Study: New heart disease drug may also battle racism

28953 full
28953 full

A common heart medication is showing a very odd side effect in a new Oxford University study.

The study says volunteers who were given a common beta blocker used to lower heart rates and treat chest pains were less likely to hold prejudiced attitudes than another group treated with a placebo.

Thirty-six people took part in the study. Half received the beta-blocker and half a placebo.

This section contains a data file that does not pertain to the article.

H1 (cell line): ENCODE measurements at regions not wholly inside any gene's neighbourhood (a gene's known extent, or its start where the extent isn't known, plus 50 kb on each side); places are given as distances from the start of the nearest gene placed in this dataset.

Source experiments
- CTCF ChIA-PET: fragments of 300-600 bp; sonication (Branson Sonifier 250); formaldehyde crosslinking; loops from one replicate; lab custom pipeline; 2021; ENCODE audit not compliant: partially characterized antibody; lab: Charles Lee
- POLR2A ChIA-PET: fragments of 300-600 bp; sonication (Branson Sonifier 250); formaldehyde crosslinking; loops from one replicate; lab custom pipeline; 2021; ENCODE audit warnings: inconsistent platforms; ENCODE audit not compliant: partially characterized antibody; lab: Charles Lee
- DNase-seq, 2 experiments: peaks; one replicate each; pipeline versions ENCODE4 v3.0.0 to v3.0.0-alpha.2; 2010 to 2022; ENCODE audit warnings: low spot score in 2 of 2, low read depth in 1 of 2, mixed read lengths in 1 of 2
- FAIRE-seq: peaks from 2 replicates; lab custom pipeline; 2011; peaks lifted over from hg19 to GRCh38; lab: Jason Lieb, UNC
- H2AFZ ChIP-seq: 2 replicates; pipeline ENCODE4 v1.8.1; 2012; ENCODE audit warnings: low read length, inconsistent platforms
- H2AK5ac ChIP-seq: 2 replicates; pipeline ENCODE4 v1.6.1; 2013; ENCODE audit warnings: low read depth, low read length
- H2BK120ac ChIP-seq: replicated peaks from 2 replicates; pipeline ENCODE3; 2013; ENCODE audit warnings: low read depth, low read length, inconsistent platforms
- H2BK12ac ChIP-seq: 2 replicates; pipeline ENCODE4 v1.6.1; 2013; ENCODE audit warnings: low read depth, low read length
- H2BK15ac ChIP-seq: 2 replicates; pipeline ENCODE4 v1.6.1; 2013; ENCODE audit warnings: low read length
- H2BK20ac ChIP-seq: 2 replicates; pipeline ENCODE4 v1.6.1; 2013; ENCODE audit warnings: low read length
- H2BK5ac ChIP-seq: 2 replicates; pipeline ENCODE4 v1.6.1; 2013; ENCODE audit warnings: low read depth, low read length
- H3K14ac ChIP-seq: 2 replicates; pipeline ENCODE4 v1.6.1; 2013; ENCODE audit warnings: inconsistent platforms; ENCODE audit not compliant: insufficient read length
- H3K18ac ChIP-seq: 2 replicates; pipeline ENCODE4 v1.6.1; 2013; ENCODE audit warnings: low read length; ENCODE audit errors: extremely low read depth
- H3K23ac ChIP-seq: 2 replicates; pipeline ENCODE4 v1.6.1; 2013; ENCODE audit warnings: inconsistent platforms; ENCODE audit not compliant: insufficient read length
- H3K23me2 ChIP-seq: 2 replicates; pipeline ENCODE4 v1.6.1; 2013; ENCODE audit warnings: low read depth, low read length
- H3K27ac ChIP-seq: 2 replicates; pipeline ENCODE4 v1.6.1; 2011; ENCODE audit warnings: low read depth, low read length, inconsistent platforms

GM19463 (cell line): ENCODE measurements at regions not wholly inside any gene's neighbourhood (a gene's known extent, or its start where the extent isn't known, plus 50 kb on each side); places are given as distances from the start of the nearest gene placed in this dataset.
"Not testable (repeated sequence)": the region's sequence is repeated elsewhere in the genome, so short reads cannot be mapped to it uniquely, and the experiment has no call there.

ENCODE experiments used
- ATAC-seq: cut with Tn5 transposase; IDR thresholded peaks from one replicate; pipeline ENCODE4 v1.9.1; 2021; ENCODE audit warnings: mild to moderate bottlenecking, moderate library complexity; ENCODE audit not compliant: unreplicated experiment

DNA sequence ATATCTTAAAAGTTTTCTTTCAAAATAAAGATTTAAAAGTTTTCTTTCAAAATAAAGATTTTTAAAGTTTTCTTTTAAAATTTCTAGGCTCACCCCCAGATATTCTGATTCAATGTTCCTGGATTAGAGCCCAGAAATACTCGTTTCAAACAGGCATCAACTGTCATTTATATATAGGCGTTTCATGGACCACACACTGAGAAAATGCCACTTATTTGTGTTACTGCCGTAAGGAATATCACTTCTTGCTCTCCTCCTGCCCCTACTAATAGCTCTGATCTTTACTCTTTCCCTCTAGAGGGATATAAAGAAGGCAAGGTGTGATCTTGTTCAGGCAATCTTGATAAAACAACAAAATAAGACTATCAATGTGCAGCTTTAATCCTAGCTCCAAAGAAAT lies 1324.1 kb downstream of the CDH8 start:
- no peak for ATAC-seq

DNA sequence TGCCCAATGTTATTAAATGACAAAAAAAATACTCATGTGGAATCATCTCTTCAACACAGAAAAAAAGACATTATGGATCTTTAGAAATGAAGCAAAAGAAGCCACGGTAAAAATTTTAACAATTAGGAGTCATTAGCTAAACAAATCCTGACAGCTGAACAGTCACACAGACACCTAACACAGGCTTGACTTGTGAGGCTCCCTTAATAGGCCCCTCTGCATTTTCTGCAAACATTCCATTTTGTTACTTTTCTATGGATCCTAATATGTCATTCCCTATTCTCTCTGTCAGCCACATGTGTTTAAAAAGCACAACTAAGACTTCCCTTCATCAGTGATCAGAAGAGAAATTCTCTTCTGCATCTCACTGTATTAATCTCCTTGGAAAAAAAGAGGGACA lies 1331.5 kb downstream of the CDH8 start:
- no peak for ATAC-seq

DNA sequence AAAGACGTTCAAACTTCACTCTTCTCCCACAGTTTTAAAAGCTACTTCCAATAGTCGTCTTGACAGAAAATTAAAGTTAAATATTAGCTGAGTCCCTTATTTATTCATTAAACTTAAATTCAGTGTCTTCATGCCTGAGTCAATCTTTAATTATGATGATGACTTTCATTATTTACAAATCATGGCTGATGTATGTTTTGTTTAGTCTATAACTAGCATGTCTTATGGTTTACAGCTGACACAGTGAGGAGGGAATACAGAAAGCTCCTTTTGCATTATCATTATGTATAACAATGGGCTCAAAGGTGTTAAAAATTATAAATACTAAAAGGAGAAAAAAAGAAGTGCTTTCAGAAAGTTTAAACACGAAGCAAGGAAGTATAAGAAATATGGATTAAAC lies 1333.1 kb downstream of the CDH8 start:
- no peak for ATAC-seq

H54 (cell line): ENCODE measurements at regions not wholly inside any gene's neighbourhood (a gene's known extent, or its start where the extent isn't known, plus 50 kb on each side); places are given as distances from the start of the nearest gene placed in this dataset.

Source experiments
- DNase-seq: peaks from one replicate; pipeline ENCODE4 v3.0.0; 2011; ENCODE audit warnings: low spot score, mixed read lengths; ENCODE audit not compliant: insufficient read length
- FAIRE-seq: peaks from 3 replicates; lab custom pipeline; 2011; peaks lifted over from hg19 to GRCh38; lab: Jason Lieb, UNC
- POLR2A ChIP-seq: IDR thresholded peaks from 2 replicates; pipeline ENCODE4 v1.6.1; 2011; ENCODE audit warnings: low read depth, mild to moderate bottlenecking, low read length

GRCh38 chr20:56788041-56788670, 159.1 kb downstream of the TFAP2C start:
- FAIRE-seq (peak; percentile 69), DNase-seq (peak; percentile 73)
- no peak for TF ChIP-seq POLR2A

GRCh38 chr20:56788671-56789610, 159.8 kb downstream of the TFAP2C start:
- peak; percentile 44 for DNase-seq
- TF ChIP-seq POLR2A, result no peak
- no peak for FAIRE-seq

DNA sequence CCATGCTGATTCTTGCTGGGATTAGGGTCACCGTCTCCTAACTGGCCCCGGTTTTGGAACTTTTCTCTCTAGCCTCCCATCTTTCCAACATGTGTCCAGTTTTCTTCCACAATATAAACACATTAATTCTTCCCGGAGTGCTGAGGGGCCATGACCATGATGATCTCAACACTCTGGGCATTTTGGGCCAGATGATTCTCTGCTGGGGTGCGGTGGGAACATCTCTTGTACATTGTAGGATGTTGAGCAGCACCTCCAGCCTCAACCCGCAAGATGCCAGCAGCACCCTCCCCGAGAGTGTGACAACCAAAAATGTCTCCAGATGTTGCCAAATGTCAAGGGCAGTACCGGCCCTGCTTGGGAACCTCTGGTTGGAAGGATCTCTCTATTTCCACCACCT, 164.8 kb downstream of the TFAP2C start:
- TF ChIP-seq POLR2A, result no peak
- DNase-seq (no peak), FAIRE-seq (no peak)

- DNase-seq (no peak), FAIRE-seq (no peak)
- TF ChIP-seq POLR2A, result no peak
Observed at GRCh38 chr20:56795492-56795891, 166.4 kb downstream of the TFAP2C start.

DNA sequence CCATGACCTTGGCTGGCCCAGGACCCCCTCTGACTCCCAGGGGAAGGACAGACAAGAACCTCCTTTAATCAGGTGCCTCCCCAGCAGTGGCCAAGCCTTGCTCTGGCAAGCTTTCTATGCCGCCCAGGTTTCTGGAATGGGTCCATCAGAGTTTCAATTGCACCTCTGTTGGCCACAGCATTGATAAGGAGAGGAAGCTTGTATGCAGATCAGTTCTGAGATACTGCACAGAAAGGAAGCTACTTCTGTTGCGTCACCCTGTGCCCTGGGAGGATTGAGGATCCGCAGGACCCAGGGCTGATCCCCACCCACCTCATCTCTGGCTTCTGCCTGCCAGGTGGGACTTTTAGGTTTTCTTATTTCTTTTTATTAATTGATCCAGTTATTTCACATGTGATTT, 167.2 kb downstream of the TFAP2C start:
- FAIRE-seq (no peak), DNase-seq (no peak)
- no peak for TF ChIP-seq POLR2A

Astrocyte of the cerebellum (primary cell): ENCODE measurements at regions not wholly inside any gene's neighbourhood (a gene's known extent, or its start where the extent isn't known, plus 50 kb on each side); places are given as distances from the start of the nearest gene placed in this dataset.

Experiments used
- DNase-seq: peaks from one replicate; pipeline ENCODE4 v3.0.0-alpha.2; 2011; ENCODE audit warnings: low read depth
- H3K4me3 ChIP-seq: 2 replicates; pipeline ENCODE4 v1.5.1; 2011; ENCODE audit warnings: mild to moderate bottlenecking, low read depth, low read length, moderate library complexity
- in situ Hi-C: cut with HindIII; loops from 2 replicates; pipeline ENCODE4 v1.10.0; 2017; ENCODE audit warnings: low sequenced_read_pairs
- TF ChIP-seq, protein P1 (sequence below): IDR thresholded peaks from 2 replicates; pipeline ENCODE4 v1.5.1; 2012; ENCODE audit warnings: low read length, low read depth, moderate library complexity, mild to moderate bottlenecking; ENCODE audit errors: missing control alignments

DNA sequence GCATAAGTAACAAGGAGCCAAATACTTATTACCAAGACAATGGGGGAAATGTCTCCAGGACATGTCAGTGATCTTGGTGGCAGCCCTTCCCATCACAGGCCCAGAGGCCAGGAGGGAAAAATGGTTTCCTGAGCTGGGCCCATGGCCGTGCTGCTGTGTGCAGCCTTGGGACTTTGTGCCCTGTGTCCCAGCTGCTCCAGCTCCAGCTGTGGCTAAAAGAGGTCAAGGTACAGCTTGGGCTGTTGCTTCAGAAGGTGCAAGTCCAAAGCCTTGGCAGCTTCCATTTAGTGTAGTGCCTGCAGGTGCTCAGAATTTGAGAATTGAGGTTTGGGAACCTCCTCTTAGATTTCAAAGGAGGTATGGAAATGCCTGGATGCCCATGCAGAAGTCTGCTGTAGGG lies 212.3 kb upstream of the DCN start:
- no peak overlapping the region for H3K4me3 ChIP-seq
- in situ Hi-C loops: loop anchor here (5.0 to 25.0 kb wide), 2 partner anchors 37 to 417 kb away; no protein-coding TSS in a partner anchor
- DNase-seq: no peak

Two hours later, each took a psychological exam. Participants categorized positive and negative words, along with pictures of white and black people.

A third of those who took the beta blocker scored lower on the test, suggesting they were less racially prejudiced at a subconscious level.

No one who took a placebo got that result.

And while all this may sound crazy, scientists say there is a rational explanation: racism, they maintain, is founded on fear, and beta blockers act on the part of the brain that governs fear and emotional responses.

Others say this study was so small and the results so open to interpretation, it would be unwise to draw any conclusions.

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